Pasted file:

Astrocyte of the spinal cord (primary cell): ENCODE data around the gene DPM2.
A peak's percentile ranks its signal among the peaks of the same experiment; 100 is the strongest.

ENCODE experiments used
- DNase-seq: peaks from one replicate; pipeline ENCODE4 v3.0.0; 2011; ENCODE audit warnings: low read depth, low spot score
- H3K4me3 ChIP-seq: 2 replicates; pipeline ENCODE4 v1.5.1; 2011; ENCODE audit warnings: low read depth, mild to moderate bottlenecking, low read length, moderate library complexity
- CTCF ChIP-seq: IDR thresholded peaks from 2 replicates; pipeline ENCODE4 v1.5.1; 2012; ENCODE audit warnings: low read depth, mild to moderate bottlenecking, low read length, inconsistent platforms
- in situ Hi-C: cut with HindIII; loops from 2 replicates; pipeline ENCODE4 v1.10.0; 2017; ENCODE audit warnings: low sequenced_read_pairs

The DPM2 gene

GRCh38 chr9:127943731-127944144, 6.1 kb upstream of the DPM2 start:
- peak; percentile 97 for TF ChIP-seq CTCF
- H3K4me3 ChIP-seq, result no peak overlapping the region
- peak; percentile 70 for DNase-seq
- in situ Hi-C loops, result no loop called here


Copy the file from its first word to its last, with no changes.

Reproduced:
Astrocyte of the spinal cord (primary cell): ENCODE data around the gene DPM2.
A peak's percentile ranks its signal among the peaks of the same experiment; 100 is the strongest.

ENCODE experiments used
- DNase-seq: peaks from one replicate; pipeline ENCODE4 v3.0.0; 2011; ENCODE audit warnings: low read depth, low spot score
- H3K4me3 ChIP-seq: 2 replicates; pipeline ENCODE4 v1.5.1; 2011; ENCODE audit warnings: low read depth, mild to moderate bottlenecking, low read length, moderate library complexity
- CTCF ChIP-seq: IDR thresholded peaks from 2 replicates; pipeline ENCODE4 v1.5.1; 2012; ENCODE audit warnings: low read depth, mild to moderate bottlenecking, low read length, inconsistent platforms
- in situ Hi-C: cut with HindIII; loops from 2 replicates; pipeline ENCODE4 v1.10.0; 2017; ENCODE audit warnings: low sequenced_read_pairs

The DPM2 gene

GRCh38 chr9:127943731-127944144, 6.1 kb upstream of the DPM2 start:
- peak; percentile 97 for TF ChIP-seq CTCF
- H3K4me3 ChIP-seq, result no peak overlapping the region
- peak; percentile 70 for DNase-seq
- in situ Hi-C loops, result no loop called here